There was no thud. After a week of shaking, the European stock exchanges on March 20, when they reopened, passed the first test with fire after news acquisitions Credit Suisse from Ubs, reassured institutions. However, the same cannot be said of the bailed-out, Zurich-listed institute, which has been targeted by outrage and announcing lawsuits by investors after Swiss regulator Finma zeroed in CHF16 billion of “additional level 1” bonds, i.e. those that It participates in absorbing the bank’s losses when the capital ratios fall below a certain threshold. Meanwhile, offshore, J.P. Morgan CEO Jamie Dimon decided to work with 11 other banks to convert to capital in whole or in part from the $30 billion awarded last week to First Republic Bank, which amounted to $70 billion in outflows. . ; Yesterday it fell by 47% on the stock exchange, but Wall Street did not suffer losses: the Dow Jones stopped at +1.2%, the S&P 550 at +0.86%, and the Nasdaq at +0.39%.
If European indices, which started in the red in the morning, rebounded (Milan + 1.5%, Paris + 1.2%, Frankfurt + 1.1%, London + 0.9%), the share of the second largest Swiss bank fell by 55% to 0.82 francs., just above the 0.76 francs that UBS’ competitor would pay to buy it for 3 billion, coincidentally around the market capitalization reached yesterday by Credit Suisse (Credit Suisse shareholders will receive one UBS share for every twenty-two Credit Suisse). Ubs instead closed at +1.3% (17.3 francs), but S&P, while confirming the A- rating, revised its forecast lower from stable to negative. Marriage of convenience will be difficult. The Saudi National Bank – the largest shareholder in Credit Suisse – confirmed a CNBC He incurred a loss of nearly 80% on his investment. Indeed, the Riyadh-based bank owns nearly 10% of Credit Suisse shares, having invested 1.4 billion francs in the second largest Swiss bank in November, the equivalent of 3.82 Swiss francs per share: a far cry from the stock exchange. Ups.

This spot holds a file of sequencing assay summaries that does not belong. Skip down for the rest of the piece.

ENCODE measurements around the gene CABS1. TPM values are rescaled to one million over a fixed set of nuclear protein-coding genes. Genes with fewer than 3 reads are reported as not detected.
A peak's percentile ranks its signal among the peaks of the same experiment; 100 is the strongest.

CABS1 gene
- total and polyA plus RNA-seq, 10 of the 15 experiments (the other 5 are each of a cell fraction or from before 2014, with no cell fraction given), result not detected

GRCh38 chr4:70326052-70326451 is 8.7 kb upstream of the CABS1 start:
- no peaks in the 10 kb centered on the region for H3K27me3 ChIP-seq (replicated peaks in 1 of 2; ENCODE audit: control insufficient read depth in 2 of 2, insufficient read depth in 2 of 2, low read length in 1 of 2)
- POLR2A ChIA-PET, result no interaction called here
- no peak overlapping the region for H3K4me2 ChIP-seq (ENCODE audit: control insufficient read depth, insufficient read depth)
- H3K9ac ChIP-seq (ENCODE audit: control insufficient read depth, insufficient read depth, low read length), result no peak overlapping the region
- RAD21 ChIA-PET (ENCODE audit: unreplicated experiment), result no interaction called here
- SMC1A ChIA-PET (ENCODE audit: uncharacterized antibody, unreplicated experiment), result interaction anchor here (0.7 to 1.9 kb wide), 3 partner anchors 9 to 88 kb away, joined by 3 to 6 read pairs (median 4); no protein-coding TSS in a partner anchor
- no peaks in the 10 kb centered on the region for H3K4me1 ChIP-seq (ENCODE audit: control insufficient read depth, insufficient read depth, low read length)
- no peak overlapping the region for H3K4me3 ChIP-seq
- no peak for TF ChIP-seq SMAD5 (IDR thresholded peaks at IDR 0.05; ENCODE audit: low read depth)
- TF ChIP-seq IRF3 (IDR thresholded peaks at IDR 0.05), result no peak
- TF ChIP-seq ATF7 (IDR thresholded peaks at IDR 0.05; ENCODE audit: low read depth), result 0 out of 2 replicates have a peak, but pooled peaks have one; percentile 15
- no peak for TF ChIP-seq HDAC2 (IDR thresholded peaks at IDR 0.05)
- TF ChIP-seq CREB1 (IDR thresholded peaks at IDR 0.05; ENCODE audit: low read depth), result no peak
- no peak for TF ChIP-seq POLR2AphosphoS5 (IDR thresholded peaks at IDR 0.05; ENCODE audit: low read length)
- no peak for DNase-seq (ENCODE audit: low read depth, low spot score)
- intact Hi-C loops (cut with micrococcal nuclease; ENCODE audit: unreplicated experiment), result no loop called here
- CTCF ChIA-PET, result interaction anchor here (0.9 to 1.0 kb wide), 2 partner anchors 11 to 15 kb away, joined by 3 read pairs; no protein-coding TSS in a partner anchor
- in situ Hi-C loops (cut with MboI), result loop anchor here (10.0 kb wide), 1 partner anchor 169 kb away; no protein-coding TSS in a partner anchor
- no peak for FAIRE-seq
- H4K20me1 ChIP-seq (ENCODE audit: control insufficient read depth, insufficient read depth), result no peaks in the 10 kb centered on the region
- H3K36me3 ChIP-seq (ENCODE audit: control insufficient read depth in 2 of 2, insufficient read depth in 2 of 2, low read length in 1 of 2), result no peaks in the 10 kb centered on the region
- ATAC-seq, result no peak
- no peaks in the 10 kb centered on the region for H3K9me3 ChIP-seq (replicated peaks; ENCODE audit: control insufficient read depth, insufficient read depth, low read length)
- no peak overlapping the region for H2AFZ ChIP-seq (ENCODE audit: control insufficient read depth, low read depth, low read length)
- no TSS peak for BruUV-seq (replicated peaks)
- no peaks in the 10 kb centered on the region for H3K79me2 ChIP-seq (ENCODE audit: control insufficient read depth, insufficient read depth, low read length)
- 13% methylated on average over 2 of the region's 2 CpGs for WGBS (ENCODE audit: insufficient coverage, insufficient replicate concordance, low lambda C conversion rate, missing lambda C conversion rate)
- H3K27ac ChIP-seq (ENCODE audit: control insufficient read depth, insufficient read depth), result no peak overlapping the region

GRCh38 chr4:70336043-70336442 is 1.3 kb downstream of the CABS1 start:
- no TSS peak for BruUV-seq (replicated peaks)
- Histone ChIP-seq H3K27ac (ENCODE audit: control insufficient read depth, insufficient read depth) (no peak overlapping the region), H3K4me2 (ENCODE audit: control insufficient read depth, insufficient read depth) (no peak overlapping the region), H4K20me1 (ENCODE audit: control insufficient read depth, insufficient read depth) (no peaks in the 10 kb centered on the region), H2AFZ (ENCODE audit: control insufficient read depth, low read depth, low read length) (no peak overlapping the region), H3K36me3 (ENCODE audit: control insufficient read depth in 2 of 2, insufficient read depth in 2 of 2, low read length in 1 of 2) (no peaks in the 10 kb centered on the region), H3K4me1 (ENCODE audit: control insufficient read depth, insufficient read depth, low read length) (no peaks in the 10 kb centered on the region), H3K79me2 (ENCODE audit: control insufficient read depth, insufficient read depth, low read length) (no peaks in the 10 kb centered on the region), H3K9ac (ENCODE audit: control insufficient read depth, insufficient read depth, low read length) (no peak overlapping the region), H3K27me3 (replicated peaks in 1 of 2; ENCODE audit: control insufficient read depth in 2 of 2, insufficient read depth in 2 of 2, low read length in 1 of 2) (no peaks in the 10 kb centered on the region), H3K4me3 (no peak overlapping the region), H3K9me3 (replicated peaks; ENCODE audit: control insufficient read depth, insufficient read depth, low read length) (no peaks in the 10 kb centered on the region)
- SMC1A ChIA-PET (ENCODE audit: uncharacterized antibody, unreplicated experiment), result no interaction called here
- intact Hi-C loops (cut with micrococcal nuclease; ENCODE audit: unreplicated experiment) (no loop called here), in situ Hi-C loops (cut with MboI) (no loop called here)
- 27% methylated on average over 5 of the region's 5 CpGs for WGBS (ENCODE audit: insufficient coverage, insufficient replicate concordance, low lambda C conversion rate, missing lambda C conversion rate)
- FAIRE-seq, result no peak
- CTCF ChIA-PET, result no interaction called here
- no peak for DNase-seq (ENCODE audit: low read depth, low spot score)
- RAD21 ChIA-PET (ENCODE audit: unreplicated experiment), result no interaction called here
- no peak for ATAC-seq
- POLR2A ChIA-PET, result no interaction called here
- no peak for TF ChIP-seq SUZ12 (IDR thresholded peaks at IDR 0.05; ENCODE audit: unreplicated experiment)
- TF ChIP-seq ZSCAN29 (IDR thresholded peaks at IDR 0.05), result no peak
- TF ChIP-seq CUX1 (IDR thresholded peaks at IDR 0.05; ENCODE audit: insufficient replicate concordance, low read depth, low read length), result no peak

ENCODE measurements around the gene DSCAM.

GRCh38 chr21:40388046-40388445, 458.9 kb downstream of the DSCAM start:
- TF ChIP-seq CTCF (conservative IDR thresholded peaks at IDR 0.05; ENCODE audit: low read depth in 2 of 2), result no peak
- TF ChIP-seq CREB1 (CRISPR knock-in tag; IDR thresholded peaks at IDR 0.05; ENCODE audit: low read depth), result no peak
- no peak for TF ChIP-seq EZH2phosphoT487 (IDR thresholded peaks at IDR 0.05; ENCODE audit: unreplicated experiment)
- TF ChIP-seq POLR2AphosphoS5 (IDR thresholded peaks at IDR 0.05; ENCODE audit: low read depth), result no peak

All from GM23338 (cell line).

But yesterday’s unrest did not silence Frankfurt or Brussels. We believe that the banking sector in the Eurozone is resilientChristine Lagarde, number one at the European Central Bank, ruled. A spokesman for the European Commission, quoting Commissioner Mered McGuinness, said that the European Commission, for its part, “will continue to closely monitor the state of the banking system, which has been significantly strengthened in recent years.” The Credit Suisse issue and the aftermath of the Silicon Valley bank collapse will be at the center of the European Council scheduled for Thursday and Friday. But the Minister of Economy, Giancarlo Giorgetti, believes that “the repercussions for the Italian banking system are minimal”. According to Bloomberg, Italian financial institutions UniCredit, Banco Bpm, Assicurazioni Generali, Mediobanca, and Banca Generali have no additional Credit Suisse Tier 1 bonds in their portfolios.
However, attention must be directed outside the Old Continent and confirmed by Governor Ignazio Fiesco In Bocconi’s new show Business financing d Republic: “In Europe we have all the tools to deal with liquidity crises” and “we do not discover liquidity and capitalization problems in our banks”. “The European financial system is not directly involved, the problem for us – Visco added – is mainly a problem of contagion risk, because trust is something that cannot be maintained and supervision is well aware of this.” We therefore need to be very wary of “financial developments that have taken place outside the eurozone” which “may have an impact and represent an additional element of uncertainty, even if the economy – the ruler reassured – shows more resilience than he waited”. The reaction of the authorities was “strong and swift”. “We must rest assured that our rules are strong and valid,” Commissioner Paolo Gentiloni said.
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